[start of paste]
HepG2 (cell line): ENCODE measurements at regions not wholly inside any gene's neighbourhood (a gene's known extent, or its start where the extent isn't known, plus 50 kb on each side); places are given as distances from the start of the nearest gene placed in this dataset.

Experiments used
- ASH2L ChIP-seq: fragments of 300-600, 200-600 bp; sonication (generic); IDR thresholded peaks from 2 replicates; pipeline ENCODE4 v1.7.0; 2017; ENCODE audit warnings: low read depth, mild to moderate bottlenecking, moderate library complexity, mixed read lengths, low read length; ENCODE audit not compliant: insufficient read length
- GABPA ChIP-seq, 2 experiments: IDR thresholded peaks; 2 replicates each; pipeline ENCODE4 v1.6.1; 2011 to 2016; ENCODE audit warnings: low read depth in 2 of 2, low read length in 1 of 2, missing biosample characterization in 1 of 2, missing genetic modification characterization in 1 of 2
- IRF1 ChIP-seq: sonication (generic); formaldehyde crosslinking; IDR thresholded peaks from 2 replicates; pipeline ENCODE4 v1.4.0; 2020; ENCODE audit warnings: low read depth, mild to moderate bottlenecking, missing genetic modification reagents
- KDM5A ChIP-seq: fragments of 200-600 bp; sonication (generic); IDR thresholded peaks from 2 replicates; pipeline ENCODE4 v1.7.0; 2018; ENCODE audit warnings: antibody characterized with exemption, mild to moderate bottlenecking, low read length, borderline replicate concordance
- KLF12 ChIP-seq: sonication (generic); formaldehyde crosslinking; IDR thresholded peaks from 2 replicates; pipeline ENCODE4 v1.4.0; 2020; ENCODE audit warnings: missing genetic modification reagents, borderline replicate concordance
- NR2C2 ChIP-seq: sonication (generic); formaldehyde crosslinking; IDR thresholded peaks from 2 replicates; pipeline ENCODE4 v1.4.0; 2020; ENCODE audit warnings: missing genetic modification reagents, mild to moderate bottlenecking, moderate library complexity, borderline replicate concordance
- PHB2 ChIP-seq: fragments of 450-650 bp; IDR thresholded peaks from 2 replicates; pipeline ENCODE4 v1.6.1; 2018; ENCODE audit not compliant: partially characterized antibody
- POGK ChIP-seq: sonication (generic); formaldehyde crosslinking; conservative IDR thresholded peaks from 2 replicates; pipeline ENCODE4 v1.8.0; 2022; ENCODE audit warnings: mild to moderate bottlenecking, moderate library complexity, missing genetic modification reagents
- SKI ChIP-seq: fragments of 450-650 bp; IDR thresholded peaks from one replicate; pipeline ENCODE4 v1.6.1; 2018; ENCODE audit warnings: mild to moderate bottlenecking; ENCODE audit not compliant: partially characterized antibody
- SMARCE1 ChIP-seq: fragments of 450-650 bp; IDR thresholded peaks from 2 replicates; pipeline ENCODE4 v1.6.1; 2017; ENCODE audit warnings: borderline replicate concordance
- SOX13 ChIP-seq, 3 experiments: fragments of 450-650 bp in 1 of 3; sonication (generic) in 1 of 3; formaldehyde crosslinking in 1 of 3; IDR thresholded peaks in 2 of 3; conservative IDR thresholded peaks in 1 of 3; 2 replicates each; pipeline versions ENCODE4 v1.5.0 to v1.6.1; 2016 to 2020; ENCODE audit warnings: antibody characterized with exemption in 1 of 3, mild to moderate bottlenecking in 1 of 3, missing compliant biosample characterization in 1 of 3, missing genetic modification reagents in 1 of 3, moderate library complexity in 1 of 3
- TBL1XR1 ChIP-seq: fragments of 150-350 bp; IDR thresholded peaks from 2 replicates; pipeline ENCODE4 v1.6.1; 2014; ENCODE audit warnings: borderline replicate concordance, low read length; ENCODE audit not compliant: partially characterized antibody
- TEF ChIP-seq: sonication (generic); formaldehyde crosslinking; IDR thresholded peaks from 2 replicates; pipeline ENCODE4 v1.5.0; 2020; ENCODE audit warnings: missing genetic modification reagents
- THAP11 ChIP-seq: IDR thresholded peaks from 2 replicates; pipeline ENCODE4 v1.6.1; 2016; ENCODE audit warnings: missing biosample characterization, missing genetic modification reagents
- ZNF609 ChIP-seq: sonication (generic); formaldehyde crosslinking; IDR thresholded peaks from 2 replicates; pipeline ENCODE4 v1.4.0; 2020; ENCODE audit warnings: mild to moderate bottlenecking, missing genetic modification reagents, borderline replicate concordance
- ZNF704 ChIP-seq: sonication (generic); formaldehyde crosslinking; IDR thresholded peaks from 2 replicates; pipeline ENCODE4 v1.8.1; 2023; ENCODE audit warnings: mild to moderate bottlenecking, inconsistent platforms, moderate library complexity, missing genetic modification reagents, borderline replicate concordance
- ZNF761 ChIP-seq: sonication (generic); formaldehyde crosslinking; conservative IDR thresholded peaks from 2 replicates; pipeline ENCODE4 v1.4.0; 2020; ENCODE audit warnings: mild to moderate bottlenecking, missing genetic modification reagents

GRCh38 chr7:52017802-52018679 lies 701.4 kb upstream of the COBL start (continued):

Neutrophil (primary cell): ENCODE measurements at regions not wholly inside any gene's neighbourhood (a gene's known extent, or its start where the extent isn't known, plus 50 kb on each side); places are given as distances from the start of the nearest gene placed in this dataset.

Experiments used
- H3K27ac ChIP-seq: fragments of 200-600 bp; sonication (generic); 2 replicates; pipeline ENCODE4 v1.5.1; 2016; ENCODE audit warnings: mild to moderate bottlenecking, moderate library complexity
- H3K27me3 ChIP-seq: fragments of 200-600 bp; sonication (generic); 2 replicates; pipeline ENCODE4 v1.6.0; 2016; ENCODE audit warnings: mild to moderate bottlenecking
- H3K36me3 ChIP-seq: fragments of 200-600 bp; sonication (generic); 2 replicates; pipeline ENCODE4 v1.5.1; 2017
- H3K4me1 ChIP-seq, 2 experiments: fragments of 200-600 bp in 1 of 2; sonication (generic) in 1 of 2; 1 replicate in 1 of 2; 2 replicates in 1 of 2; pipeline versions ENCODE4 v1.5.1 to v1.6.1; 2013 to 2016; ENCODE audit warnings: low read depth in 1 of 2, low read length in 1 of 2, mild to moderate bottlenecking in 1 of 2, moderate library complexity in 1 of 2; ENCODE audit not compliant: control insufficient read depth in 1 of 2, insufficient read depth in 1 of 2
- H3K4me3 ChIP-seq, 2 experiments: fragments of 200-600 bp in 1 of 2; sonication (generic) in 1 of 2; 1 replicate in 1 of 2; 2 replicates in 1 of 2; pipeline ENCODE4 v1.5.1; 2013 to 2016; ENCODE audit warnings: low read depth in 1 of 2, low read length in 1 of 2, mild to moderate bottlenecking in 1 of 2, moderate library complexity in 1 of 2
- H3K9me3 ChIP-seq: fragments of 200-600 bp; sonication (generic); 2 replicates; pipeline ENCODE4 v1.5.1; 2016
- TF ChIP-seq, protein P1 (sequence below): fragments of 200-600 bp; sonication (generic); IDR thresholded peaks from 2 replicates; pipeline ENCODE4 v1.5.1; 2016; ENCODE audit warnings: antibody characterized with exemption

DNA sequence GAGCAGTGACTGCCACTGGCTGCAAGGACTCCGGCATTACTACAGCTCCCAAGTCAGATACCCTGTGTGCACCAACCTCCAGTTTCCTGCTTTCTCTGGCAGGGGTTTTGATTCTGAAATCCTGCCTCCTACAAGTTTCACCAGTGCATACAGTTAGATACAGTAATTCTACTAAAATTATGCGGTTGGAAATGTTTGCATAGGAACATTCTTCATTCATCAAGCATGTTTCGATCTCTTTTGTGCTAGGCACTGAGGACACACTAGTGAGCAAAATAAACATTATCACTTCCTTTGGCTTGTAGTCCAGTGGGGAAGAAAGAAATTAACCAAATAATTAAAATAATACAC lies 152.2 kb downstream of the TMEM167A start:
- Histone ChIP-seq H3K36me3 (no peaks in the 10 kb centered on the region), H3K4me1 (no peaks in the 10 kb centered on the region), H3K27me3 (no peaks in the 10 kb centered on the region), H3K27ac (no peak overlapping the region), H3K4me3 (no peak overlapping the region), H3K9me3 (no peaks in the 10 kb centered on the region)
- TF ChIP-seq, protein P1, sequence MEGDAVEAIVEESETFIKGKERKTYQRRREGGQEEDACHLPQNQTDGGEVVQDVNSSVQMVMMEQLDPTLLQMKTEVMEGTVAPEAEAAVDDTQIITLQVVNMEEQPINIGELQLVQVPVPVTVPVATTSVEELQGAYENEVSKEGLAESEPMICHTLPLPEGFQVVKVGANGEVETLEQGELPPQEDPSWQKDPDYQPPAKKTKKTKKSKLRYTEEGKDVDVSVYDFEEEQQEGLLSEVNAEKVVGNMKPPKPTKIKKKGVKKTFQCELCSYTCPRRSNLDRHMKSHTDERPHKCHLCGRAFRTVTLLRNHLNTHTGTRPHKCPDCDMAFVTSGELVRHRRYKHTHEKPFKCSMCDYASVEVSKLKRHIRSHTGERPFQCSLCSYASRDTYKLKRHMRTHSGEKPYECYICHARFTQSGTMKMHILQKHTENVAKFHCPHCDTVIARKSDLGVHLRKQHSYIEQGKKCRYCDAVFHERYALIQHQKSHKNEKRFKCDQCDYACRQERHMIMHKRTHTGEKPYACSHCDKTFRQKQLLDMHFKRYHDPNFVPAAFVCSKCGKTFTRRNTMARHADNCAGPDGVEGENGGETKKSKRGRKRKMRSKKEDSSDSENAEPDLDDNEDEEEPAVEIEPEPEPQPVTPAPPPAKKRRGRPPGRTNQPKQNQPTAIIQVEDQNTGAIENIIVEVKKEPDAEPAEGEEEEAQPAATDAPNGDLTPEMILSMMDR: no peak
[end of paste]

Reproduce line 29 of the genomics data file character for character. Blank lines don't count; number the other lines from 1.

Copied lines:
- TF ChIP-seq, protein P1 (sequence below): fragments of 200-600 bp; sonication (generic); IDR thresholded peaks from 2 replicates; pipeline ENCODE4 v1.5.1; 2016; ENCODE audit warnings: antibody characterized with exemption